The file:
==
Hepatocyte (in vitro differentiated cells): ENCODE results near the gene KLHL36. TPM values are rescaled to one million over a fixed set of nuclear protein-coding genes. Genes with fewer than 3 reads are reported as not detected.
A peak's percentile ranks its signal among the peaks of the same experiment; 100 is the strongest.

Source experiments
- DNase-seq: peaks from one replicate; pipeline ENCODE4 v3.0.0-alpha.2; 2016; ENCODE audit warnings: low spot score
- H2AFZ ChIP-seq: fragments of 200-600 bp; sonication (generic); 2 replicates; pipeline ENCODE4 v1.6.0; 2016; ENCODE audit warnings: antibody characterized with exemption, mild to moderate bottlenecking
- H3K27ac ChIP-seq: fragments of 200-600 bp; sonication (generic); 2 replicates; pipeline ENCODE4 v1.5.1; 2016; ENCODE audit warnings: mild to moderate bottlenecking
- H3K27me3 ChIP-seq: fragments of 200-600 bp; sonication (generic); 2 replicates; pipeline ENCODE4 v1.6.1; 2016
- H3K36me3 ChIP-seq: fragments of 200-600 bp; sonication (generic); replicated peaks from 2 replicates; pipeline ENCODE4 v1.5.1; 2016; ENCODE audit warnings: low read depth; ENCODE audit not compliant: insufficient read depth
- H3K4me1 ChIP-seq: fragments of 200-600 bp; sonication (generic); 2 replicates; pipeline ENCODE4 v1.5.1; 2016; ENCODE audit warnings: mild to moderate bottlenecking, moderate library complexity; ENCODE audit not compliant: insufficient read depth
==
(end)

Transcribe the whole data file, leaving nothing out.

Hepatocyte (in vitro differentiated cells): ENCODE results near the gene KLHL36. TPM values are rescaled to one million over a fixed set of nuclear protein-coding genes. Genes with fewer than 3 reads are reported as not detected.
A peak's percentile ranks its signal among the peaks of the same experiment; 100 is the strongest.

Source experiments
- DNase-seq: peaks from one replicate; pipeline ENCODE4 v3.0.0-alpha.2; 2016; ENCODE audit warnings: low spot score
- H2AFZ ChIP-seq: fragments of 200-600 bp; sonication (generic); 2 replicates; pipeline ENCODE4 v1.6.0; 2016; ENCODE audit warnings: antibody characterized with exemption, mild to moderate bottlenecking
- H3K27ac ChIP-seq: fragments of 200-600 bp; sonication (generic); 2 replicates; pipeline ENCODE4 v1.5.1; 2016; ENCODE audit warnings: mild to moderate bottlenecking
- H3K27me3 ChIP-seq: fragments of 200-600 bp; sonication (generic); 2 replicates; pipeline ENCODE4 v1.6.1; 2016
- H3K36me3 ChIP-seq: fragments of 200-600 bp; sonication (generic); replicated peaks from 2 replicates; pipeline ENCODE4 v1.5.1; 2016; ENCODE audit warnings: low read depth; ENCODE audit not compliant: insufficient read depth
- H3K4me1 ChIP-seq: fragments of 200-600 bp; sonication (generic); 2 replicates; pipeline ENCODE4 v1.5.1; 2016; ENCODE audit warnings: mild to moderate bottlenecking, moderate library complexity; ENCODE audit not compliant: insufficient read depth